Ship's Log               s/v Uliad 

 October 1:


      The joyful day finally arrived.  After much research, Emmett finally decided to send away to order a new scooter online from Australia.  "5 to 10 business days shipping time" was expected and mercifully, after 6 days the yard manager came down to tell Emmett that a big box was delivered for him up at the office.  By the time I got home from the clinic, he had it assembled and out for a trial run at the skate park next to the marina here.

Emmett's head in the clouds over his new Razor

     Aahhh, do you remember back when a brand new bicycle seemed like the greatest day your life would ever know?   We just had one of those here on Uliad. 



October 7:

     When we arrived in New Zealand, part of the clearance paperwork formalities with Customs was to state the value of Uliad.   We were then issued a document called a "Temporary Import Exemption" form.  This document basically confirmed that Uliad was a foreign vessel, temporarily in New Zealand, and therefore exempt from paying New Zealand sales taxes on all repairs and equipment for the boat.  So over the past 11 months, this document has been my best friend every time I go shopping.  It doesn't count for personal items like clothing or food, but it does for parts and labor on all things physically part of the boat.  That 15% discount has come in handy for all of the work we've had done.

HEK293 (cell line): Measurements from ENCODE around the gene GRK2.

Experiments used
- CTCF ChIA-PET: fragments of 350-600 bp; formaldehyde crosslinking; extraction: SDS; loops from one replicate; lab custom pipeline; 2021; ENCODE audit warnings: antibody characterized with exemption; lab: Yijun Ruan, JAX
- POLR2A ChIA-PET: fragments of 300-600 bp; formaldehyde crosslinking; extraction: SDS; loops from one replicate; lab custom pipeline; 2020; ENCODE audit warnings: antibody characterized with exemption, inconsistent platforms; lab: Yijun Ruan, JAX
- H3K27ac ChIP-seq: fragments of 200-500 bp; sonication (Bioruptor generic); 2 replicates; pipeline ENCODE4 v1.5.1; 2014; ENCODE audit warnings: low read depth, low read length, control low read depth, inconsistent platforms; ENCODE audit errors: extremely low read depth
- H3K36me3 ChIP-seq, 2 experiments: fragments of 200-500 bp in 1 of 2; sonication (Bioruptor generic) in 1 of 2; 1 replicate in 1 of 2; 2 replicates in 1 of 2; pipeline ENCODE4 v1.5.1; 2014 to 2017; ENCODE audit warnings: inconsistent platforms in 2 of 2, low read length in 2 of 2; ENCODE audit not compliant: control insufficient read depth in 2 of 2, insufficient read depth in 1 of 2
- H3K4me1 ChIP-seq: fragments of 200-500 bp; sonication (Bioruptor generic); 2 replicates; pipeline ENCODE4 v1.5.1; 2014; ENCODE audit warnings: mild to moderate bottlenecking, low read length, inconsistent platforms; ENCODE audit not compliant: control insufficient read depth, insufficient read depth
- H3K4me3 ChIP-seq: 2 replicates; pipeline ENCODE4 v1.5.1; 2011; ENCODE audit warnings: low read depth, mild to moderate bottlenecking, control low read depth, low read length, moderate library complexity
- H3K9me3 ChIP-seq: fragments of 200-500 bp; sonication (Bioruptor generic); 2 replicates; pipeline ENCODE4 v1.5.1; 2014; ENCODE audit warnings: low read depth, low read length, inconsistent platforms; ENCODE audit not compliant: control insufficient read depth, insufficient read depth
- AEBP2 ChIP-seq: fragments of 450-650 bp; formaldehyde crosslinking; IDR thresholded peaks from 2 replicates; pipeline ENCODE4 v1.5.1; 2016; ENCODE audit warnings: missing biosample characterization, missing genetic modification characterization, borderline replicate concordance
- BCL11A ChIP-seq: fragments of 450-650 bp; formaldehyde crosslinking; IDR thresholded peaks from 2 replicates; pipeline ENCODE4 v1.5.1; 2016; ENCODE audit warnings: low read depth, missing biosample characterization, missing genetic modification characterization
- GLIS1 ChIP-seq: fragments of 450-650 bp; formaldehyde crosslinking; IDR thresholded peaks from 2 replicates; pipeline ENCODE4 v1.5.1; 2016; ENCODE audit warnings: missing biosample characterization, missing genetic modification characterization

But there's a catch.  Our Temporary import form also states very clearly that we are required to depart from New Zealand within 12 months, or we must pay a bond equal to the import duty and GST taxes on our boat if we were to import it permanently or sell it.  Now I knew this was the deal all along and I even stated what seemed like a ridiculously low valuation of Uliad on the original paperwork.  But even so, those taxes and duties are steep.  So with our new plan of staying in New Zealand until the cyclone season ends, we were facing having to post around $80K for that privilege.  This was a potential deal breaker for us.  Even though we'd get the money back when we left New Zealand, there would be quite a cost involved in liquidating those assets back in the US, converting the money to New Zealand Dollars, and then doing the reverse all over again.  So this was a potential deal breaker for us and has had us stressed out for weeks.  If New Zealand Customs was going to insist on getting the bond, we were thinking we'd probably sail back north and hurry through Fiji to get to the equator in the Solomon Islands or maybe the Marshall Islands before the South Pacific hurricane season picked up by December.  Or else go to Fiji (rough, week long thousand mile sail) check in, then turn around and sail right back to New Zealand to get a new 12 month temporary import.